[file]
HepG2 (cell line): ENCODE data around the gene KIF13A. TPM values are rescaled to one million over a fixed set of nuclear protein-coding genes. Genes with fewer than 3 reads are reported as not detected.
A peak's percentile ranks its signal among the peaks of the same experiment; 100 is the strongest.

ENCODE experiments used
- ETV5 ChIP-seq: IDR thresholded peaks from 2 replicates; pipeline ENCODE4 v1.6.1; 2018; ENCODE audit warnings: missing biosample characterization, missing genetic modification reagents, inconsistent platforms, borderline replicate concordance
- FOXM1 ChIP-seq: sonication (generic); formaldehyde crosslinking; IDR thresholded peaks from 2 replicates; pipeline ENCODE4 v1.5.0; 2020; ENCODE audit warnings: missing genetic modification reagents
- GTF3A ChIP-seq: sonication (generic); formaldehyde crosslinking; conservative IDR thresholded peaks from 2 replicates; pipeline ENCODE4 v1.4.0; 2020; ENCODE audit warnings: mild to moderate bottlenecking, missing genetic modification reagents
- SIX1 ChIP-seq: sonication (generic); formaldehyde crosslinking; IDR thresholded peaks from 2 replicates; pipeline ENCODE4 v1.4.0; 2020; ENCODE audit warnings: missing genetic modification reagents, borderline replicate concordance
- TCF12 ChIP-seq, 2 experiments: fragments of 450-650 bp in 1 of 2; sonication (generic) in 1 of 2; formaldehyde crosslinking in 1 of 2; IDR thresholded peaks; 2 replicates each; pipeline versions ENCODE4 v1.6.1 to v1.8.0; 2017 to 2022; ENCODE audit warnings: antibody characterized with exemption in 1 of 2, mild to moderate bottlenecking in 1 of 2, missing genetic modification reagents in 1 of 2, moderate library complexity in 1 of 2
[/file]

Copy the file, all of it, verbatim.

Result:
HepG2 (cell line): ENCODE data around the gene KIF13A. TPM values are rescaled to one million over a fixed set of nuclear protein-coding genes. Genes with fewer than 3 reads are reported as not detected.
A peak's percentile ranks its signal among the peaks of the same experiment; 100 is the strongest.

ENCODE experiments used
- ETV5 ChIP-seq: IDR thresholded peaks from 2 replicates; pipeline ENCODE4 v1.6.1; 2018; ENCODE audit warnings: missing biosample characterization, missing genetic modification reagents, inconsistent platforms, borderline replicate concordance
- FOXM1 ChIP-seq: sonication (generic); formaldehyde crosslinking; IDR thresholded peaks from 2 replicates; pipeline ENCODE4 v1.5.0; 2020; ENCODE audit warnings: missing genetic modification reagents
- GTF3A ChIP-seq: sonication (generic); formaldehyde crosslinking; conservative IDR thresholded peaks from 2 replicates; pipeline ENCODE4 v1.4.0; 2020; ENCODE audit warnings: mild to moderate bottlenecking, missing genetic modification reagents
- SIX1 ChIP-seq: sonication (generic); formaldehyde crosslinking; IDR thresholded peaks from 2 replicates; pipeline ENCODE4 v1.4.0; 2020; ENCODE audit warnings: missing genetic modification reagents, borderline replicate concordance
- TCF12 ChIP-seq, 2 experiments: fragments of 450-650 bp in 1 of 2; sonication (generic) in 1 of 2; formaldehyde crosslinking in 1 of 2; IDR thresholded peaks; 2 replicates each; pipeline versions ENCODE4 v1.6.1 to v1.8.0; 2017 to 2022; ENCODE audit warnings: antibody characterized with exemption in 1 of 2, mild to moderate bottlenecking in 1 of 2, missing genetic modification reagents in 1 of 2, moderate library complexity in 1 of 2